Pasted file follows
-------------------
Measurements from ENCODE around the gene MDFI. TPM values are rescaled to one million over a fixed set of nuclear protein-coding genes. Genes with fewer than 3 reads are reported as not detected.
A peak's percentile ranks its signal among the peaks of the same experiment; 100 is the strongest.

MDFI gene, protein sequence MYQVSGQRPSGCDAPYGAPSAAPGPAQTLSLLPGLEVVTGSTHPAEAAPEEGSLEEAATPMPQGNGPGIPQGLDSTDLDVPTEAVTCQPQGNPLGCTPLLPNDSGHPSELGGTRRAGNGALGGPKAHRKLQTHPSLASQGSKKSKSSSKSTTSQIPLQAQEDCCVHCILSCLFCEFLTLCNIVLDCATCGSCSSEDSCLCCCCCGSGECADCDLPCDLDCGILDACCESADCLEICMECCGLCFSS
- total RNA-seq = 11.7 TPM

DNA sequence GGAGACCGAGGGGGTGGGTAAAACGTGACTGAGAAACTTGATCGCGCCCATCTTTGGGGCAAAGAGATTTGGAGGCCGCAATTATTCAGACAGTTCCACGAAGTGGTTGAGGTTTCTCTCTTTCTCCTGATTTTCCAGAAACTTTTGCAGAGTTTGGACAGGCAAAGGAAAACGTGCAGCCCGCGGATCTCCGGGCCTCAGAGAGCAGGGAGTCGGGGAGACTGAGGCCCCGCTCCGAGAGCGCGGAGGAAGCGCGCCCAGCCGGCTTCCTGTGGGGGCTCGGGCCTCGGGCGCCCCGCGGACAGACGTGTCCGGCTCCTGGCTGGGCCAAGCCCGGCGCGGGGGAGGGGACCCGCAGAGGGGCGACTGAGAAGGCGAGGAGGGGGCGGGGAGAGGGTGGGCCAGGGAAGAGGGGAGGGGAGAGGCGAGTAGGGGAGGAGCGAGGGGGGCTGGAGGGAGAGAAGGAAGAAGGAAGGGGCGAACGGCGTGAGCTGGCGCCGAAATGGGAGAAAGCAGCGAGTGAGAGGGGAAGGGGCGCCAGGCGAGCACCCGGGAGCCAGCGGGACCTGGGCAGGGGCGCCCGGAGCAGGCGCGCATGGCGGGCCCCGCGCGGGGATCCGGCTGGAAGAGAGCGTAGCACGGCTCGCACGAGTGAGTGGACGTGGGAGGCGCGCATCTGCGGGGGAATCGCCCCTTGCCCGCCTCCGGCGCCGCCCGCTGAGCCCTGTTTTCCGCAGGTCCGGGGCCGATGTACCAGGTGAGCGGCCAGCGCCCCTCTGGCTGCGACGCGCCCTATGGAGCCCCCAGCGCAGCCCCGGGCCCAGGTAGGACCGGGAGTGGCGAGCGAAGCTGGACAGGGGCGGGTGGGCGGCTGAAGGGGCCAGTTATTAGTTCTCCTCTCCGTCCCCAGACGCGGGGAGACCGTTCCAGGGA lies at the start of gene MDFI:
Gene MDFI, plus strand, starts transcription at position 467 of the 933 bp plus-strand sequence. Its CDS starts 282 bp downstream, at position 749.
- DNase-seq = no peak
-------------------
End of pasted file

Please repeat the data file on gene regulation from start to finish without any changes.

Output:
Measurements from ENCODE around the gene MDFI. TPM values are rescaled to one million over a fixed set of nuclear protein-coding genes. Genes with fewer than 3 reads are reported as not detected.
A peak's percentile ranks its signal among the peaks of the same experiment; 100 is the strongest.

MDFI gene, protein sequence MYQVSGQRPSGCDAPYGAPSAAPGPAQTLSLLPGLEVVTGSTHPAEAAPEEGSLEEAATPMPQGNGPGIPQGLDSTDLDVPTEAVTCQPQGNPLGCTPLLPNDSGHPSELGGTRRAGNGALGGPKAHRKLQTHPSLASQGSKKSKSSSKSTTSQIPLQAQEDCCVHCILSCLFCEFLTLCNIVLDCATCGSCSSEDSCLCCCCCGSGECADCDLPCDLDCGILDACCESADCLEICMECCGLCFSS
- total RNA-seq = 11.7 TPM

DNA sequence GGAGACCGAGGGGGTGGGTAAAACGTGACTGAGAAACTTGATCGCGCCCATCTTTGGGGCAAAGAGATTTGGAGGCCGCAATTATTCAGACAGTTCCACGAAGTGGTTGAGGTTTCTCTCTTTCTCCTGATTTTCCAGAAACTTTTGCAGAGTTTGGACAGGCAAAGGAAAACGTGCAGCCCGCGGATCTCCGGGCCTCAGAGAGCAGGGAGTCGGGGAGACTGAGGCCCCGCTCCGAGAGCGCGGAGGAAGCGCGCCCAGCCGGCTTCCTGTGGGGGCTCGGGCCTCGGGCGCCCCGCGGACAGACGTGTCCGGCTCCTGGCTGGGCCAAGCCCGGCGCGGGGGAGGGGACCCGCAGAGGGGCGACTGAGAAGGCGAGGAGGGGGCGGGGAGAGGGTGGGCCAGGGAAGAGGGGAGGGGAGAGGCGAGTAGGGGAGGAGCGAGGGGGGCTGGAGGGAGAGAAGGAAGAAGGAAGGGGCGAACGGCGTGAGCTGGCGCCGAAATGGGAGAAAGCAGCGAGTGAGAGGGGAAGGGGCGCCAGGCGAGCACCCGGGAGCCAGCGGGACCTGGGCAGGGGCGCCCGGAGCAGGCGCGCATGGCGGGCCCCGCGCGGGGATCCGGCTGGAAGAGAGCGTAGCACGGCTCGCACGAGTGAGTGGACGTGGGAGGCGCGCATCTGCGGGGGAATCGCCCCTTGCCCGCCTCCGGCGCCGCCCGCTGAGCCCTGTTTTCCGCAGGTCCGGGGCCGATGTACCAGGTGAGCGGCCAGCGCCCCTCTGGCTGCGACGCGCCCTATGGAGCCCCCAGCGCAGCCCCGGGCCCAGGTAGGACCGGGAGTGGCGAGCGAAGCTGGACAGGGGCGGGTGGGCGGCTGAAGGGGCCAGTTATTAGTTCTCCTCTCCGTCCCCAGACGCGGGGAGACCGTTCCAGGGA lies at the start of gene MDFI:
Gene MDFI, plus strand, starts transcription at position 467 of the 933 bp plus-strand sequence. Its CDS starts 282 bp downstream, at position 749.
- DNase-seq = no peak